By Tiana Clark
“Scorched Earth” by Tiana Clark is the third-place winner of the 2023 Previously Published Poem Prize, selected by Palette editors. We’re honored to share this powerful poem with you.
This poem was first published in The Map of Every Lilac Leaf: Poets Respond to the Smith College Museum of Art.
after Kara Walker’s “Buzzard’s Roost Pass”
Black breasts split within a civil
war battle-scape. Black breasts hewn
and hacked off like discs of liquorice
butter patted over a field of white men at war.
Sherman’s army penetrating Georgia.
Sherman marching to Savannah,
not giving a shit about slaves.
Does anyone know where a black woman
is and is not the linguistics of a landscape:
raped, mastered, controlled, conquered, hoed, mined,
fucked? Kara, why did you cut her up
like that? Kara, you be knowing
how the blacky body becomes
and is becoming the violent earthwork
of shadow and fissure, such discrepancy
of ink, and I’m looking at your black silk-
screen thinking about the beginning
of Paul Celan’s “Death Fugue”:
Black milk of morning we drink you at dusktime
we drink you at noontime and dawntime we drink you at night
we drink and drink
we scoop out a grave in the sky where it’s roomy to lie…
Kara, have you read this poem? Kara,
what about that torn forearm above the frame
reaching back in the negative space? Her head
stippled with cannon bursts, cut flower bombs
piercing the profile, dead silhouette. Kara,
would you still not answer me if I asked you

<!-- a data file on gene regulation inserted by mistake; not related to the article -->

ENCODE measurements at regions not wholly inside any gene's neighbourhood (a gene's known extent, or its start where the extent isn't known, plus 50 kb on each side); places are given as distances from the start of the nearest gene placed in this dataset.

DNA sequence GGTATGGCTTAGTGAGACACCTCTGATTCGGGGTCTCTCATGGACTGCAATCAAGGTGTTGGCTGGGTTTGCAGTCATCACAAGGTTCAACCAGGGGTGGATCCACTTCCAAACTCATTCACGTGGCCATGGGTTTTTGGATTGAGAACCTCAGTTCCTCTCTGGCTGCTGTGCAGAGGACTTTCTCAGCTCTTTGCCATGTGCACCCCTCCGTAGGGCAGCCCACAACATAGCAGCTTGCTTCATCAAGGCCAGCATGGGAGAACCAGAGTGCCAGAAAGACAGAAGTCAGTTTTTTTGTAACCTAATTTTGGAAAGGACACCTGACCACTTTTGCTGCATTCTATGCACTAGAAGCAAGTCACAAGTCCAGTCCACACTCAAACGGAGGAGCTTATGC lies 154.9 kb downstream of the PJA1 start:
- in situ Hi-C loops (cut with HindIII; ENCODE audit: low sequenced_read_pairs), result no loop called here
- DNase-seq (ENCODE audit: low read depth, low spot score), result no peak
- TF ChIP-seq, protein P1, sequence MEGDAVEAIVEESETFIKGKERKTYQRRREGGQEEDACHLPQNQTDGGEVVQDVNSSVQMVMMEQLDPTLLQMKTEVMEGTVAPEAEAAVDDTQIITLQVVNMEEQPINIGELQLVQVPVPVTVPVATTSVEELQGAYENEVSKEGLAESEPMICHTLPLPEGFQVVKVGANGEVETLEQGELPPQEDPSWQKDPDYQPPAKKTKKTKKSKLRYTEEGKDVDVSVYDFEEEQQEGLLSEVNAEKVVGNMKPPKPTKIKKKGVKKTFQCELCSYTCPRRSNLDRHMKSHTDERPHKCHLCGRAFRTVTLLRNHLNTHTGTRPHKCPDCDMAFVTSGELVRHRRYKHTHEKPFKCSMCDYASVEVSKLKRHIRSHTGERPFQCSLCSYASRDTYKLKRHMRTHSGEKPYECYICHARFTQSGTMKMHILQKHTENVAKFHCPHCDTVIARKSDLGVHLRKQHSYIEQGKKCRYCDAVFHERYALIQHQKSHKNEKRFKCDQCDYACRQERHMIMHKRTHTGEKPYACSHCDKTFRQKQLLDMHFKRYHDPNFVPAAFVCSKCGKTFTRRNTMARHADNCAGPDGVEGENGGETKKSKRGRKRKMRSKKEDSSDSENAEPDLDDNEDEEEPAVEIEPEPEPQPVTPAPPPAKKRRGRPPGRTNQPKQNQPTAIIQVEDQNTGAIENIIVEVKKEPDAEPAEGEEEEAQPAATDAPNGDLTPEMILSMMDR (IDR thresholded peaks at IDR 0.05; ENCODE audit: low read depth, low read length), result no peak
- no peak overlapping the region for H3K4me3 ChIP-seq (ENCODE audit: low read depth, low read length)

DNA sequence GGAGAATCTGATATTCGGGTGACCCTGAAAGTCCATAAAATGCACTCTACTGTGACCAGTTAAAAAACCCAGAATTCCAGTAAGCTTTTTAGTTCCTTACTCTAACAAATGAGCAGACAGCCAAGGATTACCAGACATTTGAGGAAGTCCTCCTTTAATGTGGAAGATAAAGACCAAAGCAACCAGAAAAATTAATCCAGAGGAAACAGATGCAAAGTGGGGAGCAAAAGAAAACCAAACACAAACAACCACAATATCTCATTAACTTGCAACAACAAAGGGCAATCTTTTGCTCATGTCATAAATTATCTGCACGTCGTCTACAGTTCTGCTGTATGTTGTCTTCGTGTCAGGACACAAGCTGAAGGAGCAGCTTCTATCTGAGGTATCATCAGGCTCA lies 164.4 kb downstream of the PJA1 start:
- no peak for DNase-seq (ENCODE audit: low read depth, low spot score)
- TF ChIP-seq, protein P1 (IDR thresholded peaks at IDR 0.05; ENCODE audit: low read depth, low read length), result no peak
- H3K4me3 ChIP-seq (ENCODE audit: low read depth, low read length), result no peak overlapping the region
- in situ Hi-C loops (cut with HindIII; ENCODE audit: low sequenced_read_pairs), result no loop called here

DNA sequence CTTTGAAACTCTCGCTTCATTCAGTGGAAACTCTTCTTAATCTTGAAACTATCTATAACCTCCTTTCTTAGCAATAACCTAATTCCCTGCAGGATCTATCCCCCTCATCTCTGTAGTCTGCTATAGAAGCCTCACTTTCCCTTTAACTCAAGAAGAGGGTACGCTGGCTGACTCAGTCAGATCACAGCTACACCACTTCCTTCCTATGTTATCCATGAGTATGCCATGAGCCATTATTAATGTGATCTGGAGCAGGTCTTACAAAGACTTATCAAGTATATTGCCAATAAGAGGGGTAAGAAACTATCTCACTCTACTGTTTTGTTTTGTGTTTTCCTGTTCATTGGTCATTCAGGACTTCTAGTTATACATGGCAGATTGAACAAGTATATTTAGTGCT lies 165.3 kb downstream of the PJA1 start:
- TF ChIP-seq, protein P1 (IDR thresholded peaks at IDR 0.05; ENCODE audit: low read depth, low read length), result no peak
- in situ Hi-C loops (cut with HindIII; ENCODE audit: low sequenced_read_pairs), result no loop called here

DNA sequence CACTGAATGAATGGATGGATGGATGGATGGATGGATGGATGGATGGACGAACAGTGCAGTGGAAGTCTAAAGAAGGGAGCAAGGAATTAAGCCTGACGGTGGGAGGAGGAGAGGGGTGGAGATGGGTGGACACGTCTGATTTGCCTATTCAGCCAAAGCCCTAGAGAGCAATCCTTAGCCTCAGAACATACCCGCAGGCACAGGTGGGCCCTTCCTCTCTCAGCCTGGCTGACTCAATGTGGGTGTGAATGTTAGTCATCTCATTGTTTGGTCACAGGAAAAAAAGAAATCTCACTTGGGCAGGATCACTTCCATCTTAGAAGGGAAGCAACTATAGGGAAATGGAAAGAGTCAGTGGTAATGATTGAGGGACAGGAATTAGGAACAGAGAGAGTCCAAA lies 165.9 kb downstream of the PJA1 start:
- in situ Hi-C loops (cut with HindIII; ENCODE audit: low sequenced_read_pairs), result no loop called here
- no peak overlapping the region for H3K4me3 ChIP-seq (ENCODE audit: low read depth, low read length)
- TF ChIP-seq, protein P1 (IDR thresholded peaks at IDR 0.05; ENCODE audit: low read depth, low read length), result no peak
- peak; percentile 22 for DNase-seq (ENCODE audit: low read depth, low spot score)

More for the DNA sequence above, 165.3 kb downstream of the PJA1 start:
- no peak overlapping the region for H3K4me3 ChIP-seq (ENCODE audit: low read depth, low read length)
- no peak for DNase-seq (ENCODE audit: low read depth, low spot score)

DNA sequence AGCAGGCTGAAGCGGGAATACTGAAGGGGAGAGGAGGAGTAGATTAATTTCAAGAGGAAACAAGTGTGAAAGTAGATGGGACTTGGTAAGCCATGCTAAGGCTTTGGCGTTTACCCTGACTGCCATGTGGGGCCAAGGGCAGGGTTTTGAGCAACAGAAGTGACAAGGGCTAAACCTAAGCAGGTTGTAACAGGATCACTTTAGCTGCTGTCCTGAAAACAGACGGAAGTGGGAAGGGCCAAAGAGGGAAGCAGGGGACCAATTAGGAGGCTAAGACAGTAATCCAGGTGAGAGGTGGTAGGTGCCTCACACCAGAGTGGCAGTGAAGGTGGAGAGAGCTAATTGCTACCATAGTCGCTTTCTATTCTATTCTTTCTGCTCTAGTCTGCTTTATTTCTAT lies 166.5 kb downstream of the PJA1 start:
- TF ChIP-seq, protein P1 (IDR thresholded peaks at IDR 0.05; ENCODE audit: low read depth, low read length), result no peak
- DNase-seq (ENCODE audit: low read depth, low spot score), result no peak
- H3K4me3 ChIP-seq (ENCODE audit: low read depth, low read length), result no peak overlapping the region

about longing? About your process? I get so tired
when people ask me about this one poem that I wrote.
The truth is: I lied. Did I have to be there
for it to still hurt me? Am I allowed
to conjure the possibility of pain to protect
myself from the pain? Imagine
the shape of my trauma like blacker breasts
pointing in different directions across the gorge
(of my partly disembodied body).
Did it have to happen for it to be true?
The truth is: I felt like I heard it.
The truth is: I still pull away from my lover
in public. That’s my real life. I don’t trust
affection. I don’t know who’s looking
and not looking at me. I don’t know
who is going to read this either, but I want
them to like me. Kara, I want you to like me.
For that to happen, should the poem
end with my hand reaching for you, too?
Should the poem end with you touching
my black beasts? Whoops, I meant breasts!
Sorry. Oh, sorry for saying sorry so much.
Do you still want to touch my blackest
breast after I’ve apologized? And let’s say
I keep apologizing and then I make
this mistake again…will you still want
to touch me? Do you want to see me
touch me? Sometimes, I touch myself
because I don’t know if I exist. Once,
a white guy in high school asked to see
my brown beauties, kissed my chest for hours.
I didn’t want to do it, but I did it,
and I’ve done that so many times.
Does that make my breasts powerful
or fierce or political or, or…
is there anything new they want to say
about the art of black femmes?
If so, will you say it now? I’m exhausted
and bored by this list of lazy adjectives.
Say something new and then shoot me
in the face three times, or better yet, hang
me in my own cell and say I did it. I dare
you. I double dog dare you. Do it—Do it!
No one will believe that I was murdered.
Do it. Kill me. No one ever trusts a black
women’s mouth. Kara, what that mouth do
in that lithograph stuck inside a locked room?
Singing Stratocumulus clouds—I guess
the weather ‘bout to change. Oh, I see
one fang in her mouth. I got sharp teeth
like that too. I leave a mark when I bite
myself. I draw black blood and paint myself,
my black bitch head over my black bitch history.
When I was little, I prayed to God for tig ol’ bitties,
but they never came, instead I’ve got small boobs
and large areolas that I’ve just now stopped
being ashamed of. It’s important to be specific
when you ask God to win the war or who’s
gonna win the war. Which side? All the same
when the war has always been your body
on the brink—I love my black breasts! I love
my black breasts! I love my black breasts!
—originally published in The Map of Every Lilac Leaf: Poets Respond to the Smith College Museum of Art